At one cafeteria, increasing the number of vegetarian choices increased the proportion of plant-based purchases by 40-80% without affecting overall food sales.
Whether it’s sports, music, or food, we all like different things. But one thing we all like is having options to choose from. When you’re forced to just pick the only available option, even if it’s something you like, you might not be all that happy with it.
When it comes to food, not having options can be particularly annoying — ask any vegetarian (or anyone with any dietary restriction) and they’ll tell you the same thing: when you’re trying to eat out somewhere and they only have 1-2 options, it just sucks.
For researchers, vegetarianism is particularly interesting because it’s not only healthy, but it’s also good for the planet. A UN report even suggests that even if we transition to renewable energy, we still need to reduce the amount of meat in our diets to limit the worst impacts of climate change. But in order to do that, we need pubs, restaurants, and cafeterias to provide more options — or so a new study suggests.
A nudge in the veg direction
The study increased the number of vegetarian options at three cafeterias in Cambridge, UK, from 1 in 4 to 2 in 4. Overall, a total of 94,000 cafeteria meal choices were analyzed.
A typical menu at the University Centre’s Main Dining Hall would look something like this:
- Aubergine rogan josh (a type of eggplant curry)
- Butternut squash lasagne
- Roast chicken
- Breaded pork escalope
For starters, there was no significant change in the total number of meals ordered — adding an extra vegetarian option did not affect overall sales. But consumers did opt for more vegetarian options, by a range of 40-80%. Remarkably, the biggest increases in plant-based meals were noted among the most carnivorous quartile of customers, showing that you don’t need to be a vegetarian to enjoy a plant-based meal once in a while.
Furthermore, there was no noted rebound effect. In other words, when people opted for a plant-based meal, this did not make it more likely for them to pick a meat-heavy one the next time around.
“The results are from the first major study to look at whether tweaking food availability can “nudge” people towards better decision-making for both human health and preservation of the planet,” an accompanying press release reads.
The authors emphasize the importance of sustainable food options, both from a health perspective and for sustainability. Studies have consistently highlighted the environmental impact of meat production to be much higher than plant-based alternatives. If we truly want to transition to a low-carbon future, we need to pay attention to our plates — and this type of study shows that a change is not always difficult to make. Sometimes, all you need are more options.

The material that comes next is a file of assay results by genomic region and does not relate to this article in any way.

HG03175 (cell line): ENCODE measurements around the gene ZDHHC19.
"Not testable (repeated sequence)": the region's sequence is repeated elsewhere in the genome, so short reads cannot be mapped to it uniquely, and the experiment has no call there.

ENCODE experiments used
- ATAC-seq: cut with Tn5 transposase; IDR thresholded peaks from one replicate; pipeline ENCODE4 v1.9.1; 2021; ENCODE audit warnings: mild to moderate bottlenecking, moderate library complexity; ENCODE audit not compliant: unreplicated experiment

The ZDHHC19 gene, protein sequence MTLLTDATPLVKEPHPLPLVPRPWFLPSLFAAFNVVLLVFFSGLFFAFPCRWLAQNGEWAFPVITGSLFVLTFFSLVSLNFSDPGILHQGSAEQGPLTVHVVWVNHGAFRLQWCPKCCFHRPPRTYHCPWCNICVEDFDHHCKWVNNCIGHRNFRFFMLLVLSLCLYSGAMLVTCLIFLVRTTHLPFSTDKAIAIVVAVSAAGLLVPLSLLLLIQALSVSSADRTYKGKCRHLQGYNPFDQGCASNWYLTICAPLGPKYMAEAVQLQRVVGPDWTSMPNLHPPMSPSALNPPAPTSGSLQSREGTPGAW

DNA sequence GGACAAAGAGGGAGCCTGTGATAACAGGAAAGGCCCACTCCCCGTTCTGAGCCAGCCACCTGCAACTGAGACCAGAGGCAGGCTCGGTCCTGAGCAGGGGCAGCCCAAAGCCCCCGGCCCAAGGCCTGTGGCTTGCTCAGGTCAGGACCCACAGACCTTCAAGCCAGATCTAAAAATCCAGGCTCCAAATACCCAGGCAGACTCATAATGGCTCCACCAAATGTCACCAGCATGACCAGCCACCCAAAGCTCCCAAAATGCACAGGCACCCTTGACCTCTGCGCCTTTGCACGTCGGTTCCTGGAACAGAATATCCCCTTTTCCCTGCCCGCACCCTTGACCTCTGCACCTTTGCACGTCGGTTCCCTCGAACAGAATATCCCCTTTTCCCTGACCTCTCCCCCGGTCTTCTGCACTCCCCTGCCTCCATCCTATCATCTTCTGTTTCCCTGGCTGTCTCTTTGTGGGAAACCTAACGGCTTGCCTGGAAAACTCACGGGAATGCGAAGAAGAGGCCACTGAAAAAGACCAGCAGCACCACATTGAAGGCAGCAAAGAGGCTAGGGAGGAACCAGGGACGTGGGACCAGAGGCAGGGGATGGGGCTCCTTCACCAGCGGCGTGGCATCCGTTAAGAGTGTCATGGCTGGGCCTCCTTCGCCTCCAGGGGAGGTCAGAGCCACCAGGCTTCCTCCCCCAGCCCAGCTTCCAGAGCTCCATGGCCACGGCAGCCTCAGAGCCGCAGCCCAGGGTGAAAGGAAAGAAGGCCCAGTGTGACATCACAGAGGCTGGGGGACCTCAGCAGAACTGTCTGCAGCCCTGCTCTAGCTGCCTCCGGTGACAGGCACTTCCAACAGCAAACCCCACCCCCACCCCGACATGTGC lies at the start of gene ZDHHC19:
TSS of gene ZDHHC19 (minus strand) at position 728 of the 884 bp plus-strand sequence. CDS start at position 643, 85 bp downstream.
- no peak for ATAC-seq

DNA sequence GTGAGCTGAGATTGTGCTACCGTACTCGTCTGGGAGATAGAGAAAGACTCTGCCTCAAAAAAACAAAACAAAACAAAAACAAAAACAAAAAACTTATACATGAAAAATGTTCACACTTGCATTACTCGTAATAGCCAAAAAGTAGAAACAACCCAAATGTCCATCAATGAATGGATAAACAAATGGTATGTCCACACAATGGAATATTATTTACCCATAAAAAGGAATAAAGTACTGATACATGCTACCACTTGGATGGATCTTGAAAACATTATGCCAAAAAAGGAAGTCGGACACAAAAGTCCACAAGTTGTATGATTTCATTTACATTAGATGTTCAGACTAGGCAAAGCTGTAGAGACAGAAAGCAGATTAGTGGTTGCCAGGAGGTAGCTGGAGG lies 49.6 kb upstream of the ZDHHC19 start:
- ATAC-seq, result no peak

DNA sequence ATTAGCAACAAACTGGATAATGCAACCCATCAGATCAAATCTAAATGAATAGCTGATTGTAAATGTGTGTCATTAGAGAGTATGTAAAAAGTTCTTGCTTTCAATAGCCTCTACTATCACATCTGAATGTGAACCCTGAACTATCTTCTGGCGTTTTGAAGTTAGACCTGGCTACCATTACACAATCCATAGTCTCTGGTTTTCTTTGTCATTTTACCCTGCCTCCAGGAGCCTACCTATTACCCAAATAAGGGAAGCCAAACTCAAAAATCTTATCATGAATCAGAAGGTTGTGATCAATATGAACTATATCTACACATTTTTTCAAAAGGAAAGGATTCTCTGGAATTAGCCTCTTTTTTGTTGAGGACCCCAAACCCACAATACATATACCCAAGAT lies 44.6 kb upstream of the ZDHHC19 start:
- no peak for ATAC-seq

“Shifting to a more plant-based diet is one of the most effective ways of reducing the environmental footprint of food,” said study lead author Emma Garnett, a conservationist and PhD candidate from Cambridge’s Department of Zoology.
“Replacing some meat or fish with more vegetarian options might seem obvious, but as far as we know no one had tested it before. Solutions that seem obvious don’t always work, but it would appear that this one does.”
The results are especially significant since the intervention was so low effort. This type of approach is called choice architecture — the clients still have the right to choose, but they are “nudged” in a direction. In this case, however, it was a very light nudge — it’s not like plant-based meals were highlighted in any way or were dominant, they were just given the same prevalence.
Co-author Theresa Marteau, Professor of Behaviour and Health at Cambridge, commented:
“Education is important but generally ineffective at changing diets. Meat taxes are unpopular. Altering the range of available options is more acceptable, and offers a powerful way to influence the health and sustainability of our diets.”
Cambridge university cafeterias have also removed beef and lamb from their menus, replacing them with less carbon-intensive options (either other types of meat, like poultry or fish, or vegetarian options). As a result, they reported a 33% reduction in carbon emissions and 28% reduction in land use per unit of food — all while enjoying the same sales and offerig healthier options.
Food production is responsible for around a quarter of the global greenhouse gas emissions. Livestock is directly responsible for a third of this (and indirectly for even more), despite providing only 17% of the world’s calories.
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